- Paperback: 240 pages
- Publisher: University of Pennsylvania Press (April 26, 2007)
- Language: English
- ISBN-10: 0812215222
- ISBN-13: 978-0812215229
- Product Dimensions: 5.5 x 0.6 x 8.5 inches
- Shipping Weight: 7 ounces (View shipping rates and policies)
- Average Customer Review: 6 customer reviews
- Amazon Best Sellers Rank: #291,824 in Books (See Top 100 in Books)
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A Natural History of the Romance Novel
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The Amazon Book Review
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"Finally, a true and insightful history of the romance novel. This book establishes the historical legitimacy of an important literary genre."—Jayne Ann Krentz
"Regis sets out to analyse the formal features and literary history of this much-maligned genre. . . . A thorough, sensible, and partisan book, arguing for romantic fiction as a genre that celebrates freedom of choice."—Times Literary Supplement
"Useful to those interested in the form and integrity of romance fiction, this volume joins such noteworthy examinations of the romance as Tania Modleski's Loving with a Vengeance and Janice Radway's Reading the Romance."—Choice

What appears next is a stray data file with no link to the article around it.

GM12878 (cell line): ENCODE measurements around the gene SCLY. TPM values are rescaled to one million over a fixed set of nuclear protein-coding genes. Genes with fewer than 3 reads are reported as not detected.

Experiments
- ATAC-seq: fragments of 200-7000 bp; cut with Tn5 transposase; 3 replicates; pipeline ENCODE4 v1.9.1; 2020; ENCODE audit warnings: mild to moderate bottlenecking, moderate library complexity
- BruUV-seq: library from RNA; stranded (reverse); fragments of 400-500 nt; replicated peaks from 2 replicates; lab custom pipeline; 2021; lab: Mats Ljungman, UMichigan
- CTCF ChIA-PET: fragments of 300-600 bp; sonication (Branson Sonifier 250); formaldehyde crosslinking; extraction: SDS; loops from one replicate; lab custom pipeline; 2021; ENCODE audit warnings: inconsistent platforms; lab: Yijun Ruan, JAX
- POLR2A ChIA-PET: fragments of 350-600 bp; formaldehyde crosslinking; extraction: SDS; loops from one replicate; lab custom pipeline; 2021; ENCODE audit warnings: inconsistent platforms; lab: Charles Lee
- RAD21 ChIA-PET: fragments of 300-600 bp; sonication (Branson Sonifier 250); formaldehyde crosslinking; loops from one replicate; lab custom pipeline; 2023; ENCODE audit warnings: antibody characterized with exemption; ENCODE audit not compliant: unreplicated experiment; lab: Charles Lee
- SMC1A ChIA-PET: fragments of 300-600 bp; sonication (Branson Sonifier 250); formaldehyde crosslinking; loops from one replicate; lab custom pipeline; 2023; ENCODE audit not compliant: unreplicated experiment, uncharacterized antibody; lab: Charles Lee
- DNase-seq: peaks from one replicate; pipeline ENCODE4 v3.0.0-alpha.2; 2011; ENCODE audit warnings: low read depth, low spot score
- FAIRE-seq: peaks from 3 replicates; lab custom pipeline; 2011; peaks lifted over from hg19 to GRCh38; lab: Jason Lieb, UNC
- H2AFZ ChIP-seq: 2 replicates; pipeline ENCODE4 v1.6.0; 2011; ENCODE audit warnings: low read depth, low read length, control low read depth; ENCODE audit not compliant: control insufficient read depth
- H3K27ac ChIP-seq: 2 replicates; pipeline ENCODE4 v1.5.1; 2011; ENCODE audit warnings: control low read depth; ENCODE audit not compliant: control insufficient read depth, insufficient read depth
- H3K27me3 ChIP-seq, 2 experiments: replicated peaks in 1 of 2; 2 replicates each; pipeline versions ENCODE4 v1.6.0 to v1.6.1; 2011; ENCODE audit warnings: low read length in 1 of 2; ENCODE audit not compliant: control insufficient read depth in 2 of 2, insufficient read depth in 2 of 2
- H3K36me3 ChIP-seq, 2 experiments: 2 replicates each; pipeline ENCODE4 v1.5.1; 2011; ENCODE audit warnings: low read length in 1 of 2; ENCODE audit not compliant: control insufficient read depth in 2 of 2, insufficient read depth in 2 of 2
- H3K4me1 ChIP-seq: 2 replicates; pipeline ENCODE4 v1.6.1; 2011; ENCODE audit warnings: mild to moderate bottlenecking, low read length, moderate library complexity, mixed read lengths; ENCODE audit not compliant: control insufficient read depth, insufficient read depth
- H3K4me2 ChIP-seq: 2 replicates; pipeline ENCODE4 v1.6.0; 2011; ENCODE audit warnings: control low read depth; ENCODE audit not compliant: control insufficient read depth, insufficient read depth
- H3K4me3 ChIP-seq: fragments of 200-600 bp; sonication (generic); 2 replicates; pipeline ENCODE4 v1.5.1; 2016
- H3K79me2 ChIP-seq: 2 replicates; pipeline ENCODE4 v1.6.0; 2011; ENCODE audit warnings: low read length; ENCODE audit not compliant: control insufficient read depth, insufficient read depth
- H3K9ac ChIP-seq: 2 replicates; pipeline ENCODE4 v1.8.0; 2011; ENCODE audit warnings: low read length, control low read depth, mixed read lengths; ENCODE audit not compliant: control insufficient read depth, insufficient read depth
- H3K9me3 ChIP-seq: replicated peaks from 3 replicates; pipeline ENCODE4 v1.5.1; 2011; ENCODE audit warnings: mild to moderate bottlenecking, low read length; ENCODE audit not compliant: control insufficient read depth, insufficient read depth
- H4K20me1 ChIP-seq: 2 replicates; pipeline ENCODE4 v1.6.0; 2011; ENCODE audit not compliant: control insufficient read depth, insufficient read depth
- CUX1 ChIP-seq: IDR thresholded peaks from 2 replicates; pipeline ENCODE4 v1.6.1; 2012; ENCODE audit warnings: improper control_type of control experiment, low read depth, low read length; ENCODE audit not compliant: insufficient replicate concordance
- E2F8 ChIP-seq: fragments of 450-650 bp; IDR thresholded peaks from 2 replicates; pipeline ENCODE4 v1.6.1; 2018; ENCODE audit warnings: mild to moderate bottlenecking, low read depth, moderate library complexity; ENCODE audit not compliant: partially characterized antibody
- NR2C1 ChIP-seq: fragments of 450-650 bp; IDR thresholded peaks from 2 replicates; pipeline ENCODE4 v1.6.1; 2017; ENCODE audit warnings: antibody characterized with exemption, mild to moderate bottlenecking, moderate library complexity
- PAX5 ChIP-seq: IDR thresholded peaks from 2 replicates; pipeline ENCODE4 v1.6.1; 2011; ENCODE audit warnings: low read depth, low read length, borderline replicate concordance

About the Author
Pamela Regis is Professor of English at McDaniel College and the author of Describing Early America: Bartram, Jefferson, Crevecoeur, and the Influence of Natural History, also available from the University of Pennsylvania Press. She is the receipient of the 2007 Melinda Helfer Fairy Godmother Award.
Top customer reviews
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Author Pamela Regis does a fairly good job of giving a(n) historical perspective of the romance novel. Her chronology and commentary are in line with various books I’ve read on the history of both the English and the American novel in general. However, I have several objections to her conclusions about Samuel Richardson and his novel Pamela, purported to be the first true romance novel in the English language.
Pamela was published in 1740; and it was a very early novel. The novel's form hadn’t been “decided upon” yet; it is true that Richardson (along with Henry Fielding and Tobias Smollet) were aware that they were creating a new literary genre: long prose narratives that were NOT allegorical or satirical. Fielding called the new form “the comic prose epic.” The new genre told the stories of everyday life of the time, imbued with the emotions thought proper at the time. To attribute to Richardson a conscious knowledge of what Regis states are “the eight elements” that every romance must have is mistaken. Richardson told his story of “everyday life” (which I can’t help but think wasn’t everyday life) in a way that rested on centuries of poetic romances—AND included thoughts and feelings prevalent in his time.